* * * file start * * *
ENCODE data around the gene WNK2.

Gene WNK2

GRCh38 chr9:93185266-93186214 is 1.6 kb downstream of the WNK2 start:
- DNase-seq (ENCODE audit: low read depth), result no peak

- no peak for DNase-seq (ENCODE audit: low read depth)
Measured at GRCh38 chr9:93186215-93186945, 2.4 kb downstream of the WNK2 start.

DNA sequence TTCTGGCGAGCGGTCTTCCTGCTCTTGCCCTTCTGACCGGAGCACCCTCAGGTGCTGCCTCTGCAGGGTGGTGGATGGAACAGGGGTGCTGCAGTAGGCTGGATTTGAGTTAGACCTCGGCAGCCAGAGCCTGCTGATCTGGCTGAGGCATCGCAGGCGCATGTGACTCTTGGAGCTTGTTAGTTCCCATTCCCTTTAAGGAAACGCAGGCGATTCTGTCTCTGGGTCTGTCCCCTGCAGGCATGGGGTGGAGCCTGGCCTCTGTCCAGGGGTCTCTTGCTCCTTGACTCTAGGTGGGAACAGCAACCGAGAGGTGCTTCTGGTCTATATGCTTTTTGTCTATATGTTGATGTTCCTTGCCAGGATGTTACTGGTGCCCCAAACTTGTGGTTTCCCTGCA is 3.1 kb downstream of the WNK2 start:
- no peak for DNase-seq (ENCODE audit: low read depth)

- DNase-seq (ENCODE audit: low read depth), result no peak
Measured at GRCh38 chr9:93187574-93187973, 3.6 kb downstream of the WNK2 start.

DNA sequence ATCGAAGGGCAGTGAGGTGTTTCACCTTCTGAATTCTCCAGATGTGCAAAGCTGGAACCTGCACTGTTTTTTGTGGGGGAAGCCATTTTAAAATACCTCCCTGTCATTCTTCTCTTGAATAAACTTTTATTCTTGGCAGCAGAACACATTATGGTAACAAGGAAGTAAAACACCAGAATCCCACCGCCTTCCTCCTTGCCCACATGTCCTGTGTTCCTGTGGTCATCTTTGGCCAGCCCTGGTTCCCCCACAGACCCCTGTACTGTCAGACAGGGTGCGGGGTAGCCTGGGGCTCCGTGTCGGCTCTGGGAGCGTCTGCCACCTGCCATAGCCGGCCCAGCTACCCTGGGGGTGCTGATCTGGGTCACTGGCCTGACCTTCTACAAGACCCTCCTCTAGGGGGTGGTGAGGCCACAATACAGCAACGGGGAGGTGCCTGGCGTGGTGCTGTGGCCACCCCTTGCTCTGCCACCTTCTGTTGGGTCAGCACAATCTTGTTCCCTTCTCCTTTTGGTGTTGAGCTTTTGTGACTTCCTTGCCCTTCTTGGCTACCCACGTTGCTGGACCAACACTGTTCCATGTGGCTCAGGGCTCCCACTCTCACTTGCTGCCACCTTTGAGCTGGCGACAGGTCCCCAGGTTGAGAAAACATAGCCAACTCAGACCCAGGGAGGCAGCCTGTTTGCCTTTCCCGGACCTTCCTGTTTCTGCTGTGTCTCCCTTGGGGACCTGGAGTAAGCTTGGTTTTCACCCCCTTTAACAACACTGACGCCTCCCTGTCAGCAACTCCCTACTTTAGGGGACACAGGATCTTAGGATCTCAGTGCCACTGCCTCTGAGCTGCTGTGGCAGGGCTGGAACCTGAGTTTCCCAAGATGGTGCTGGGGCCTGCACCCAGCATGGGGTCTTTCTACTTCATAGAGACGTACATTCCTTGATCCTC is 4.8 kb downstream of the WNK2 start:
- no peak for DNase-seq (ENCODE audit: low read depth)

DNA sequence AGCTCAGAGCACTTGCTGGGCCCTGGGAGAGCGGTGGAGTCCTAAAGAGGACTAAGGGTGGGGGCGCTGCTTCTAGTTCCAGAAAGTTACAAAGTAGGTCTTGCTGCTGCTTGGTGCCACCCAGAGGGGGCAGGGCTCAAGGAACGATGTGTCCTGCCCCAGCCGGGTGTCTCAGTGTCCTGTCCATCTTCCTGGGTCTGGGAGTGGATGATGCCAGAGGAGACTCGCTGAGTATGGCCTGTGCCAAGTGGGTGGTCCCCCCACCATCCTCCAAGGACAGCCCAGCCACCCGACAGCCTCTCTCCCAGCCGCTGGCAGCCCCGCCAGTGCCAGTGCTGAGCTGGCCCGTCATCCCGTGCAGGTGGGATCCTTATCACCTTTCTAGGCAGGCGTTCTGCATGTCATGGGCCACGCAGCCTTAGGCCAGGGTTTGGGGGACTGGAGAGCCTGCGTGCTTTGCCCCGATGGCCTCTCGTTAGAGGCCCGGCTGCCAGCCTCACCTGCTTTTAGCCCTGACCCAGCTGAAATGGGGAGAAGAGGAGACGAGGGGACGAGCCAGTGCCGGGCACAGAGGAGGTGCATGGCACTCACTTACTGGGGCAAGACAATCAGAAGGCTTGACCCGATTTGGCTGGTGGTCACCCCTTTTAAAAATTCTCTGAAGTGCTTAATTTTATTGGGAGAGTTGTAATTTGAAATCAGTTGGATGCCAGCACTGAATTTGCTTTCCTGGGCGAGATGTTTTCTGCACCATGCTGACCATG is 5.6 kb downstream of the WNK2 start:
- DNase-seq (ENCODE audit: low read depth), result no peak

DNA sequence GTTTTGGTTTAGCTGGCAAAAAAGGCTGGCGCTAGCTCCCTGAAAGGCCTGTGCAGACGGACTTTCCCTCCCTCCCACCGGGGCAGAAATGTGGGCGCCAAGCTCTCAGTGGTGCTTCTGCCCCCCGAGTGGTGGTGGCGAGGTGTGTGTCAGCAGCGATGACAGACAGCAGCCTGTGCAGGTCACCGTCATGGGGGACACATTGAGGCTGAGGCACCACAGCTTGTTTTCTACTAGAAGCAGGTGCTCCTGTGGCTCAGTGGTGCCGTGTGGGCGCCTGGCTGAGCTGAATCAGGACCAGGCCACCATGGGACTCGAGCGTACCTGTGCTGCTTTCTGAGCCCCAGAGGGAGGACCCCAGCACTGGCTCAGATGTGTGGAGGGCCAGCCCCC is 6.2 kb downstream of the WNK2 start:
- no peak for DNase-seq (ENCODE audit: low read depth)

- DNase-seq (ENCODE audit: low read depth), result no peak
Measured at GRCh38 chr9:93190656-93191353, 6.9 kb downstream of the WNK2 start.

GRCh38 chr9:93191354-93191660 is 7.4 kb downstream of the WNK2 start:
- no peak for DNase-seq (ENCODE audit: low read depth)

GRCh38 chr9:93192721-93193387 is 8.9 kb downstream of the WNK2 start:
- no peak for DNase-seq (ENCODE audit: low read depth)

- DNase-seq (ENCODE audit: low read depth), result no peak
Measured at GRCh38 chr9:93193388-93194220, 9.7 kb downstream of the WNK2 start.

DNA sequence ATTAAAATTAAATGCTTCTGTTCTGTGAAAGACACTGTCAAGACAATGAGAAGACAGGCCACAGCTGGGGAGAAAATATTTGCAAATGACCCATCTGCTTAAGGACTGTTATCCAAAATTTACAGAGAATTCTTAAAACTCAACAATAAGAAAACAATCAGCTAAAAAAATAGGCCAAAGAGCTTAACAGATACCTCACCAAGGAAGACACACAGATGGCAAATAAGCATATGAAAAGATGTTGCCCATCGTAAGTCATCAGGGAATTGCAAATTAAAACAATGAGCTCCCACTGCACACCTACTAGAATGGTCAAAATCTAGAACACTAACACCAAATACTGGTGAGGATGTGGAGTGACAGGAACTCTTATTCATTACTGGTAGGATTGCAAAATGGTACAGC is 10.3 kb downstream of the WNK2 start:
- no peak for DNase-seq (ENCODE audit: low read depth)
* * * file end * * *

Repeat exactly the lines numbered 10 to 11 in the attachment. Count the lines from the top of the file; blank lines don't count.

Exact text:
Measured at GRCh38 chr9:93187574-93187973, 3.6 kb downstream of the WNK2 start.

DNA sequence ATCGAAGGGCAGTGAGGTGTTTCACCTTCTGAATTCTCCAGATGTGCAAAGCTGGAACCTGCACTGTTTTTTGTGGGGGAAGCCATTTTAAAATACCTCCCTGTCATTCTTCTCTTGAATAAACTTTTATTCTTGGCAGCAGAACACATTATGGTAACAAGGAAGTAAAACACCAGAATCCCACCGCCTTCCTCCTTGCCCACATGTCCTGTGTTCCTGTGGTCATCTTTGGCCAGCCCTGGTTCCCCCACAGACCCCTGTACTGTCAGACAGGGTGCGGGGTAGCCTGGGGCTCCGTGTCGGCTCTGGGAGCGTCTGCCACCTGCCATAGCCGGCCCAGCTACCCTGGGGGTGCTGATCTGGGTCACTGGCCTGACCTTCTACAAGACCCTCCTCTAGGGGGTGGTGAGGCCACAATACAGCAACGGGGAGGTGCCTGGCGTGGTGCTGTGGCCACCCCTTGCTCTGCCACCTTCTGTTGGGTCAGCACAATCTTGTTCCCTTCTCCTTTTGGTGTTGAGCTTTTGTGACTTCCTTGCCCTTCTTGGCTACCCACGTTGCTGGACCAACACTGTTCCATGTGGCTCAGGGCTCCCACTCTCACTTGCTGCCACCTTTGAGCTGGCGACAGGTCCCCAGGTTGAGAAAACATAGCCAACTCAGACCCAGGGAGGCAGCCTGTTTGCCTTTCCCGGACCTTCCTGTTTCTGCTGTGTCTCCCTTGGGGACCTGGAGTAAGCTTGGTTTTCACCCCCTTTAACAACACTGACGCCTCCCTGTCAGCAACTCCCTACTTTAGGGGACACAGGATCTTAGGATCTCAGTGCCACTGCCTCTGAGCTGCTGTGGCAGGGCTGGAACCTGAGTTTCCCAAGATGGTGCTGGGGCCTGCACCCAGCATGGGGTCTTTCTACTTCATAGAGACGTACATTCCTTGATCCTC is 4.8 kb downstream of the WNK2 start: